MILAN (Reuters) - Italy may increase taxes on gains from investments in government debt, new Prime Minister Matteo Renzi's chief of staff Graziano Delrio said in a television interview on Sunday.
Renzi, who at 39 is Italy's youngest prime minister, faces his first test before a fractious national parliament later on Monday when he goes before the Senate to seek to win a confidence vote on ambitious reform plans.
"We will consider whether we should rework the taxes on capital gains from financial investments, which at the moment are not in line with the European average of 25 percent," Delrio told the Italian television programme 'In Mezz'Ora'.
In the interview, Delrio specifically raised the prospect of raising the tax on BOTs - a term that refers to government T-bills but is often used in Italy as shorthand for government debt in general.
Gains on Italy's huge stock of government bonds and bills - popular with domestic savers and foreign financial investors - are currently taxed at 12.5 percent.
If the rate was increased to the 20 percent capital gains tax Italy levies on other financial instruments, analysts have estimated Rome would get around 1 billion euros in additional tax income from government bonds held by retail investors.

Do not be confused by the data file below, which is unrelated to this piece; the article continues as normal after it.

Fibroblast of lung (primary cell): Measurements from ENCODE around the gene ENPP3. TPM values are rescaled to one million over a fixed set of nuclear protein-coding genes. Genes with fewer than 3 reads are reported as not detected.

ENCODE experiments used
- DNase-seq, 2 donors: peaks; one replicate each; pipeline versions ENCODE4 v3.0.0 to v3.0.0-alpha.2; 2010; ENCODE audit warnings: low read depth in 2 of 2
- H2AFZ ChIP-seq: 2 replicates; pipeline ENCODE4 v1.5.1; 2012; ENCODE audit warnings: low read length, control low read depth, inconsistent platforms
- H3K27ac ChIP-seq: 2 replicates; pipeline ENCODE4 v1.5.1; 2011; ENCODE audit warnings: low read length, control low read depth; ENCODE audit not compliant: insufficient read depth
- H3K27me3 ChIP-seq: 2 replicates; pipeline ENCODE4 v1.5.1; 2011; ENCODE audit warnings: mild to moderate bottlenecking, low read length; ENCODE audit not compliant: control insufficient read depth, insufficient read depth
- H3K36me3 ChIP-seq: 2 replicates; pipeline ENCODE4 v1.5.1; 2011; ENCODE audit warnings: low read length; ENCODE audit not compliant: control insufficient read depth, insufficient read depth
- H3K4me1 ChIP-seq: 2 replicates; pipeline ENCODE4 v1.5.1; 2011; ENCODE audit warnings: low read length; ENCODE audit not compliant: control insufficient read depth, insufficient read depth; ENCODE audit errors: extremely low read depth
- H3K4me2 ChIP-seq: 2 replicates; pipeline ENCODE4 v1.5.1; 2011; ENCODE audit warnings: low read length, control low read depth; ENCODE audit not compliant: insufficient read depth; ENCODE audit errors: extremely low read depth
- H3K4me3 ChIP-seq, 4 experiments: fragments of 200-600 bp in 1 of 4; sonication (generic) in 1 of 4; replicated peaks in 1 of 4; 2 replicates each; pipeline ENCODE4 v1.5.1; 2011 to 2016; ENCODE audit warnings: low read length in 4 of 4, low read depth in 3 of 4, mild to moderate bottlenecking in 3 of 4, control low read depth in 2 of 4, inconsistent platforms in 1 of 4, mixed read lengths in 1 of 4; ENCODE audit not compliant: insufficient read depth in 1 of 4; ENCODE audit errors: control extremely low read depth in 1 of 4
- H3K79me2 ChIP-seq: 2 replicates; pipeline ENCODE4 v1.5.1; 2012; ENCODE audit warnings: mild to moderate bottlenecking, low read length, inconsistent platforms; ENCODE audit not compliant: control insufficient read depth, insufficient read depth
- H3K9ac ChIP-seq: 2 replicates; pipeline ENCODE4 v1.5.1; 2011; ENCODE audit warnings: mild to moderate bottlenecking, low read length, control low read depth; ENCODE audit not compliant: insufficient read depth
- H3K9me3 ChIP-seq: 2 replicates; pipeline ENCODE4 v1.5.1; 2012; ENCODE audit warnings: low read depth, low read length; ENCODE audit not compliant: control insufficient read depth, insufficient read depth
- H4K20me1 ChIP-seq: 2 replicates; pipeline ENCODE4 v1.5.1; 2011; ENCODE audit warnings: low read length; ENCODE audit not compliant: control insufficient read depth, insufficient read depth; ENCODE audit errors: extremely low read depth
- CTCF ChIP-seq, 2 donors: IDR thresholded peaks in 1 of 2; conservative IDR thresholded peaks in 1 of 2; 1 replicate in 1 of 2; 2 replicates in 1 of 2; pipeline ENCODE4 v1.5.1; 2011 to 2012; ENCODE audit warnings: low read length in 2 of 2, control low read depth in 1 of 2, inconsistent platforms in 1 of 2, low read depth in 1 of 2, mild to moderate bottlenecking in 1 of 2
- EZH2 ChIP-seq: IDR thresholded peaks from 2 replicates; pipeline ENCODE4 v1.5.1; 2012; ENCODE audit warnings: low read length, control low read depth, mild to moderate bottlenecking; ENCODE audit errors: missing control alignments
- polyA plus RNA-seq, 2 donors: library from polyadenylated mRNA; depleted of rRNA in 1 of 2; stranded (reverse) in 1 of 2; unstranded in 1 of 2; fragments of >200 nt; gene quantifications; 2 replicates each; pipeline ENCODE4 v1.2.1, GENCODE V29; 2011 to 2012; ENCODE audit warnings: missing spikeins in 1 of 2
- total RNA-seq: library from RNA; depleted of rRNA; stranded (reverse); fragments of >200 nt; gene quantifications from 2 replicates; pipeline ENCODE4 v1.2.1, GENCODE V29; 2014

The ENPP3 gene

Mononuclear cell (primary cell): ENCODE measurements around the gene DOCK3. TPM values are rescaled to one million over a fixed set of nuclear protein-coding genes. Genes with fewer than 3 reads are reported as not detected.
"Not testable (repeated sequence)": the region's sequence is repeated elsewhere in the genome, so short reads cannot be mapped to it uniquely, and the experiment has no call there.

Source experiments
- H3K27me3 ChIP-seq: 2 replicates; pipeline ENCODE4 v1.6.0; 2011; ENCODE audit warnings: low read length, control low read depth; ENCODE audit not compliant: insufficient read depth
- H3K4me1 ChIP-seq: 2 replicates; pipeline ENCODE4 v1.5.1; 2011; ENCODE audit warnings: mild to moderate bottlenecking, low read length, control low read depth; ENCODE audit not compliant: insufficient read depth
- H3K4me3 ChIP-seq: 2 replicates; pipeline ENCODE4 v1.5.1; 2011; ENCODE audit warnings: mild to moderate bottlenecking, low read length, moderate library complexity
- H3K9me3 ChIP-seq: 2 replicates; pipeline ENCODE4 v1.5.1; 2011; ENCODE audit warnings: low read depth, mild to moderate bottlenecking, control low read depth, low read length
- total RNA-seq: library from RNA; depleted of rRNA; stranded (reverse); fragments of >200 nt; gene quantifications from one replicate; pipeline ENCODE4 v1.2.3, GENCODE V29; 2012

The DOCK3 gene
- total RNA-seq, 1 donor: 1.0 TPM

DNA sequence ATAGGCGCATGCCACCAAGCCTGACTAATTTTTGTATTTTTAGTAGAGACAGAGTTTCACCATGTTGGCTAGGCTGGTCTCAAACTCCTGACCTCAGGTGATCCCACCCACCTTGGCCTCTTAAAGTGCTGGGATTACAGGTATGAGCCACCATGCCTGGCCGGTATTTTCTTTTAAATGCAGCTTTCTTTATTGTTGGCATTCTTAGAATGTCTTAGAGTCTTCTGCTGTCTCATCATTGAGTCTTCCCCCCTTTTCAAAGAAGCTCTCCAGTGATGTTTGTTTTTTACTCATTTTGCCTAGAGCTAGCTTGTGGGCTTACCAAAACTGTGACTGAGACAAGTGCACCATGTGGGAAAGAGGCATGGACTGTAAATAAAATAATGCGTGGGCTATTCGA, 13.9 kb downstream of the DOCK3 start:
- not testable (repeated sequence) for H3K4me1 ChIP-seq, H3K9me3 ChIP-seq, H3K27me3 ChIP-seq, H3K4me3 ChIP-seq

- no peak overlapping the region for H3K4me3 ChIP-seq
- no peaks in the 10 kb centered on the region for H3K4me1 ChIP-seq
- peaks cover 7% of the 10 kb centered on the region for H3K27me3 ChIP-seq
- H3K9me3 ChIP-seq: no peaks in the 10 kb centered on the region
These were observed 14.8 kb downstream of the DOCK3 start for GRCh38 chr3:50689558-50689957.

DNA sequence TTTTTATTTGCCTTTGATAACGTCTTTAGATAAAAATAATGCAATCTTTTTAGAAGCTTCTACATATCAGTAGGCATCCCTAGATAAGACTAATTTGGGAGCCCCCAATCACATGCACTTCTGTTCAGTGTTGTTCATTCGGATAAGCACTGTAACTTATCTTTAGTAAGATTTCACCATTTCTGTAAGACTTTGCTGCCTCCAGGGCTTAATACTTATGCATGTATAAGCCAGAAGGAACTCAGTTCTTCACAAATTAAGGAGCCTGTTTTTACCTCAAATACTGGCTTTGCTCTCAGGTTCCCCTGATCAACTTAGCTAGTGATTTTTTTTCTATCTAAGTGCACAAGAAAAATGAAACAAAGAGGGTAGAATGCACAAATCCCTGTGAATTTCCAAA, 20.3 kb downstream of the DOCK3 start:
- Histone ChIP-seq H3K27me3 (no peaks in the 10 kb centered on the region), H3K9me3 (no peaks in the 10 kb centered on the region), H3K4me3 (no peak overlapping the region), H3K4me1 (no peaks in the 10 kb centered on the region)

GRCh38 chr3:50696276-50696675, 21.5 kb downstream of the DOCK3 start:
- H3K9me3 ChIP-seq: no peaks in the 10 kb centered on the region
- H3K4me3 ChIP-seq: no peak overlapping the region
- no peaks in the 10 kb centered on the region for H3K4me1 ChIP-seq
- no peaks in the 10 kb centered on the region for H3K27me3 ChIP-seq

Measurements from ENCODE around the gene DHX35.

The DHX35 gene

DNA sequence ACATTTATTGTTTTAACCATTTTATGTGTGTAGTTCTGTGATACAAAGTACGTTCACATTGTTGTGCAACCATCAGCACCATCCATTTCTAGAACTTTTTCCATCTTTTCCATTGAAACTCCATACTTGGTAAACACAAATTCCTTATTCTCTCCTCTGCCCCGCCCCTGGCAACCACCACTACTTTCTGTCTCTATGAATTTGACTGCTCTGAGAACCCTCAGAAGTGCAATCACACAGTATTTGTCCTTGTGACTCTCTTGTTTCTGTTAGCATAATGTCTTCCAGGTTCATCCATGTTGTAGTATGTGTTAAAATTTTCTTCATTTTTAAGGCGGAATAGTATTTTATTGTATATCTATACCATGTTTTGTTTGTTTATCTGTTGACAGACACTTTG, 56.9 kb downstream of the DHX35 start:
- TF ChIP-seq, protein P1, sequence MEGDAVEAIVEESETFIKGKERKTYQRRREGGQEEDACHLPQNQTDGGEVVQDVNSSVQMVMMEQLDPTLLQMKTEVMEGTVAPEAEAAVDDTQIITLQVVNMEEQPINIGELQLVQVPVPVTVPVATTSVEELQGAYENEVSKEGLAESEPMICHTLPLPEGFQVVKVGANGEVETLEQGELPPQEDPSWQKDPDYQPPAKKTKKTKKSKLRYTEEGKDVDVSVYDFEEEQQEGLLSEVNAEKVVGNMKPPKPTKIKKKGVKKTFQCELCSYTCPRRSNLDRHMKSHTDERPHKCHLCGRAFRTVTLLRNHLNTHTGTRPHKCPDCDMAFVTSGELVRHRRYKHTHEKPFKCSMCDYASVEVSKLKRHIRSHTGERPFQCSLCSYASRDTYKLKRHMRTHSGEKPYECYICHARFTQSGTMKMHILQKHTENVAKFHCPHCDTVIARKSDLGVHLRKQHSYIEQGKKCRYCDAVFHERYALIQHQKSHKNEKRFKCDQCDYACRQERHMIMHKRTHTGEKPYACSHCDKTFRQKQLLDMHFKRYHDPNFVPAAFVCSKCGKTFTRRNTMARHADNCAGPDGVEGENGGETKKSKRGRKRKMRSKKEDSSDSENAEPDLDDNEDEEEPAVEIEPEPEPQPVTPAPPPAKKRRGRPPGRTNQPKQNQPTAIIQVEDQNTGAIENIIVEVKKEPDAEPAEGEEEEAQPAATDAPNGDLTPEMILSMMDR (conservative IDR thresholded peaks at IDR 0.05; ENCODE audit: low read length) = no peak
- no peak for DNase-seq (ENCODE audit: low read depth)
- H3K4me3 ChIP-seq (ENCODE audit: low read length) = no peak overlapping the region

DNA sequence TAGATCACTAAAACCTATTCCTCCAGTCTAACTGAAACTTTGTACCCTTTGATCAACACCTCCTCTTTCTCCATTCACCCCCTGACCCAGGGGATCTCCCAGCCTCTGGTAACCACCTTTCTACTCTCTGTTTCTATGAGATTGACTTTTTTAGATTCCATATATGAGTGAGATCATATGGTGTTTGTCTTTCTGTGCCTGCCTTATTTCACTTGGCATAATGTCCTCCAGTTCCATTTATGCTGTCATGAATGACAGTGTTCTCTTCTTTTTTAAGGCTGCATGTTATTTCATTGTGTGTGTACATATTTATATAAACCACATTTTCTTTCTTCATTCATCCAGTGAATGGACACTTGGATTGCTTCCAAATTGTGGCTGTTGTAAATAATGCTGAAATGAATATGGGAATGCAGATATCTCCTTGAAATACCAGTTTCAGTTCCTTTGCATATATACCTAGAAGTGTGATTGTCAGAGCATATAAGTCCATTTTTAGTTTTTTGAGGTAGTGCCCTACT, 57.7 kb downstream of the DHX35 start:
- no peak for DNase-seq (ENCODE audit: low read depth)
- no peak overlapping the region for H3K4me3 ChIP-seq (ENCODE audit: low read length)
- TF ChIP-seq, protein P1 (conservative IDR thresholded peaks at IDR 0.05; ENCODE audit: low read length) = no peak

Renzi's press office said in a statement that the government was not planning any new taxes, but was aiming "to cut the overall tax burden through a rearrangement of capital gains tax and income tax."
The new premier has said he will address the high taxes and high labour costs that have stifled the competitive edge of a country slowly emerging from its longest recession in 60 years.
Italian newspaper La Stampa said on Monday that the government was looking to increase the tax levied on capital gains from government bonds to 20 percent.
Another option was to increase to 22-23 percent the gains tax on all financial instruments, with some exceptions for investments by pension funds, it said.
Renzi may shed more light on his government's plans when he speaks to the Senate at 1300 GMT.
Italy holds a string of debt auctions this week, starting on Tuesday, which will provide a first test of investor sentiment towards a potential hike in capital gains tax.
In 2014 as whole, the Treasury is expected to sell around 470 billion euros of new bonds and bills, approximately the same amount as last year.
Italy-based investors excluding banks and other financial institutions held 183 billion euros in Italian bonds in November, central bank data showed this month - some 10 percent of the 1.755 trillion euros outstanding in bonds and bills.
(Reporting by Lisa Jucca; Editing by Catherine Evans, John Stonestreet)